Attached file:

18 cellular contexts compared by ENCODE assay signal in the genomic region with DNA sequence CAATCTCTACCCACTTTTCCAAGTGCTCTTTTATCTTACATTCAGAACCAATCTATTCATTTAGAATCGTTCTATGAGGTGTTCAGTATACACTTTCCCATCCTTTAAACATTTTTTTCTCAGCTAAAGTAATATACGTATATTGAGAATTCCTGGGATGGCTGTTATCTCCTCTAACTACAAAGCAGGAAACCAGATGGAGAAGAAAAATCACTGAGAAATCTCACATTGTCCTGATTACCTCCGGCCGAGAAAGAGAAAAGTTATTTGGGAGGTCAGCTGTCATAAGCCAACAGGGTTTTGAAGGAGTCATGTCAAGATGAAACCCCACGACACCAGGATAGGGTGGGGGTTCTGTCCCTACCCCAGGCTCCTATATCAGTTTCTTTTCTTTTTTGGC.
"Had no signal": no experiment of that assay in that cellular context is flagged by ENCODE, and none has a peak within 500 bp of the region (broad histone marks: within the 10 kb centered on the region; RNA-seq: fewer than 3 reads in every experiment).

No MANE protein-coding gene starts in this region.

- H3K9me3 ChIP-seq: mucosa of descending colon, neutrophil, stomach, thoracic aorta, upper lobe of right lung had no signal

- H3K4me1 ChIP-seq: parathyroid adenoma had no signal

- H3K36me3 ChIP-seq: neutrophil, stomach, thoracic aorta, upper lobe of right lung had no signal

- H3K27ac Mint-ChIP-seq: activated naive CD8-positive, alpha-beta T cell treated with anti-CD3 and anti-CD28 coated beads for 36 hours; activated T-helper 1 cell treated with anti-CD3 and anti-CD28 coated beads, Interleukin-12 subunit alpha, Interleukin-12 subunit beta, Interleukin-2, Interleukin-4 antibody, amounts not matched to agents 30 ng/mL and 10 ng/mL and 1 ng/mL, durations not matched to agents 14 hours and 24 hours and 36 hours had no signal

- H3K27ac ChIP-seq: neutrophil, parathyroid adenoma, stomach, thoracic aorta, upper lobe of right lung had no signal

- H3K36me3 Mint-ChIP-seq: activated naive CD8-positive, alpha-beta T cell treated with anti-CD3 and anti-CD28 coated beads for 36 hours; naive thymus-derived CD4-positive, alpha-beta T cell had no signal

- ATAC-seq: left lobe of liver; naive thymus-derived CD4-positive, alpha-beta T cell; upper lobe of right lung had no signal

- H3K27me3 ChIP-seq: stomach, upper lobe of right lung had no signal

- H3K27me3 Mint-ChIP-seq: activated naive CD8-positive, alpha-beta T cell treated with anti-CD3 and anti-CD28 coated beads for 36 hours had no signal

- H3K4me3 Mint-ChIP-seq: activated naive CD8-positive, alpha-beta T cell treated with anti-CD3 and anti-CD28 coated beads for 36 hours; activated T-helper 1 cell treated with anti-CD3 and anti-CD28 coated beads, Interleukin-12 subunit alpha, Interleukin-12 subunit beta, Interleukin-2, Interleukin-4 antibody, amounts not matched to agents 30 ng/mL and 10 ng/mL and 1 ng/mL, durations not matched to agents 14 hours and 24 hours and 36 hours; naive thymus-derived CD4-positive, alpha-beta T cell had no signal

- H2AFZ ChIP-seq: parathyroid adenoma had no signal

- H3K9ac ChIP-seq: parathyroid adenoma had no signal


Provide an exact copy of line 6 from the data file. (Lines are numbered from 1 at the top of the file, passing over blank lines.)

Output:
- H3K36me3 ChIP-seq: neutrophil, stomach, thoracic aorta, upper lobe of right lung had no signal